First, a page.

Fifth, the town government offices should be relocated from Be'er Sheva to the town itself, giving residents a greater sense of access to, and participation in, the future of the town's planning and development.
Sixth, the town's social welfare planners should take a more direct and active approach in engaging more new residents to use their programs and initiatives. A "resettlement committee" should be available to help prepare families for moving, as well as provide follow-up services following their relocation.
In the final analysis, what continues to be most lacking in Segev Shalom and the other bedouin towns is a foundation for the establishment of communal-led civil institutions. Such a foundation, which might include the creation of formal or informal brotherhoods, religious associations, cooperatives, women's groups, or other community organizations that exist independently of the State-controlled superstructure, is lacking in the Negev bedouin case. That there are few such structures is emblematic of the community's current lack of a civil power base. Together such components are essential in helping form a basis for development through self-help, which can only further assist minority groups such as the bedouin in achieving self-determination and control heretofore absent from traditionally undertaken top-down planning initiatives.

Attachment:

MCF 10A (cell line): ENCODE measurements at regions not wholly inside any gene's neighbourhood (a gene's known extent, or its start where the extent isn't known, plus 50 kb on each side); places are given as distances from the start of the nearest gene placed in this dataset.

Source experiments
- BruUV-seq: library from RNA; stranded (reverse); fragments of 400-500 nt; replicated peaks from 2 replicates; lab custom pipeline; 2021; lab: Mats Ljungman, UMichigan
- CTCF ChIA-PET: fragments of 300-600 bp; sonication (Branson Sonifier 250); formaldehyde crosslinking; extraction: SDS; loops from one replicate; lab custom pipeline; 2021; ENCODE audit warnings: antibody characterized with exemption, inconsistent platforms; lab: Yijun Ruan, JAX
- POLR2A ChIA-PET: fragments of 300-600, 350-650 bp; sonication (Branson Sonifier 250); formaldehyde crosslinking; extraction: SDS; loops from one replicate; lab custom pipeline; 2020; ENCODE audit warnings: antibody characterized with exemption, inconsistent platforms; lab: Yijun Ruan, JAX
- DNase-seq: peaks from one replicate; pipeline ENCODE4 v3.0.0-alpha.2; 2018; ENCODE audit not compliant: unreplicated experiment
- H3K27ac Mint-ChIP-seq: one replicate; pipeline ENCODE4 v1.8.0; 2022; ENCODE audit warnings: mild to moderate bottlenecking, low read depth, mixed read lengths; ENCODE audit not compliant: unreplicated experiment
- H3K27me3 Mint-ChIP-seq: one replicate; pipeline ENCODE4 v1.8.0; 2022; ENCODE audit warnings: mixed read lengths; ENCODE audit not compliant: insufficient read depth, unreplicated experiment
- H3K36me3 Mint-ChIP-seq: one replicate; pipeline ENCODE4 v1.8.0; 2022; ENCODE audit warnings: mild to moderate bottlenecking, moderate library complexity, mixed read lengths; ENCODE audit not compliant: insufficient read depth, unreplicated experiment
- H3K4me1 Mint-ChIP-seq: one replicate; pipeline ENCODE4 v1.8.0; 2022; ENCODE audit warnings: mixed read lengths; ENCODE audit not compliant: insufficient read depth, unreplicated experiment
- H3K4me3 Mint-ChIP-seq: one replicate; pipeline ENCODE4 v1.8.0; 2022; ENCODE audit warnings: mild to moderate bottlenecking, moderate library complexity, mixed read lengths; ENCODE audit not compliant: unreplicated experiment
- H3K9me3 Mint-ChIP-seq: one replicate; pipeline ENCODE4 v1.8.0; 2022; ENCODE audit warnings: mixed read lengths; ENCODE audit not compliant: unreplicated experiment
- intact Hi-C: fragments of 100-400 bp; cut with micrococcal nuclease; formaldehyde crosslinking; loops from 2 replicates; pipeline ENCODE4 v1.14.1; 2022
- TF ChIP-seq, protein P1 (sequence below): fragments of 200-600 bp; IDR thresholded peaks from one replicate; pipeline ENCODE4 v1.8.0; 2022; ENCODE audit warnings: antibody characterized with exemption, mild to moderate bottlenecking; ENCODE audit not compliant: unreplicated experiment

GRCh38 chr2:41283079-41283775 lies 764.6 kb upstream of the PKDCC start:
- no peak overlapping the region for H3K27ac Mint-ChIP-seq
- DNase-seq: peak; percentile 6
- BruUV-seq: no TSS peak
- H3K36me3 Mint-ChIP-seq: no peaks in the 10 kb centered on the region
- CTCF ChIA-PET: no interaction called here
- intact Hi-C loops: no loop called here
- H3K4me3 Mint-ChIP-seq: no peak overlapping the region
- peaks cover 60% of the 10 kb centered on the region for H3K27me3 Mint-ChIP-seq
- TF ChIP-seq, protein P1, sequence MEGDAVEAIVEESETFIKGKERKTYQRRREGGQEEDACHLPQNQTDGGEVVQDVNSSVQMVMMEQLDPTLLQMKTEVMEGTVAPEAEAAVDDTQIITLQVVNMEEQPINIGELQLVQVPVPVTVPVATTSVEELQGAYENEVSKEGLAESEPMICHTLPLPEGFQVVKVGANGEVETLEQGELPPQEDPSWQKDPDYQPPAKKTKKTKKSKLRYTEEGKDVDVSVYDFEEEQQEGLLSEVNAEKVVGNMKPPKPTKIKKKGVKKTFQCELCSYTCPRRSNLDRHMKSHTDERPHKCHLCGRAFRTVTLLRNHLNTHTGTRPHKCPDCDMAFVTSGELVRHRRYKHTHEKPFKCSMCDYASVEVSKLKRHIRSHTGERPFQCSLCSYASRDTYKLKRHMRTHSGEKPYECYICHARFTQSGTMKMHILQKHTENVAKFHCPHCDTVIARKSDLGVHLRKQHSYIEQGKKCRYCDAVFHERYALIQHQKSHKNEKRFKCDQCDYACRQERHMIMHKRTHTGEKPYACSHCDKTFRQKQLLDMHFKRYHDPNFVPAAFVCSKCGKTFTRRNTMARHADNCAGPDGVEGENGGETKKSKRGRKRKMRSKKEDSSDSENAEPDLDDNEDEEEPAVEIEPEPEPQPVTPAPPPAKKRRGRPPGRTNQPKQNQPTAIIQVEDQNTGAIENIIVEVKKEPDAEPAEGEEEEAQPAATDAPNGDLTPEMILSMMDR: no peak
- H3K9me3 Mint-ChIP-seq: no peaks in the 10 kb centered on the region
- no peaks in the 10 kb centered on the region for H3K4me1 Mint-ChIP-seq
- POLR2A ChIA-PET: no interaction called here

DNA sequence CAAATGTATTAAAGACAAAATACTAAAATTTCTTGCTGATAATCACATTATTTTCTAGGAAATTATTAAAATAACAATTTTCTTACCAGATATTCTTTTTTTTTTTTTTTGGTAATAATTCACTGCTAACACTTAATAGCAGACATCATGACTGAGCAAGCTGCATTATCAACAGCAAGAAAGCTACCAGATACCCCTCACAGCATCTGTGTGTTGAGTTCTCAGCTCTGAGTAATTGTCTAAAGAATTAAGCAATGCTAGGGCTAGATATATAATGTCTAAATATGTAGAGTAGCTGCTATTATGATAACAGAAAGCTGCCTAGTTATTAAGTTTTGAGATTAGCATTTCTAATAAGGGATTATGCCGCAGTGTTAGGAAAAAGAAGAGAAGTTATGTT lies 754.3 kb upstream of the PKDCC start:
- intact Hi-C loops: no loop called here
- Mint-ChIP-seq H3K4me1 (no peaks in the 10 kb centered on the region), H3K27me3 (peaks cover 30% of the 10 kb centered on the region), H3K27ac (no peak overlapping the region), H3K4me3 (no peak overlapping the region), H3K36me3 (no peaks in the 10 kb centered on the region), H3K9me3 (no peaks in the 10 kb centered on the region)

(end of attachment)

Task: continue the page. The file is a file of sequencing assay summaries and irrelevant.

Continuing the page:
It may be concluded, then, that further research on the development of bedouin civil society, including an emphasis upon how to help the bedouin community to help itself, is essential in ultimately furthering the social and economic development capacity of the resettlement initiative as a whole. A greater appreciation on the part of Israel's planners of how such civil entities can be developed may in turn facilitate the empowerment of the community. Such planning can benefit planners and residents alike, so that one day community members might run their own affairs, direct their own planning and development, and ultimately determine their own (hopefully) bright future.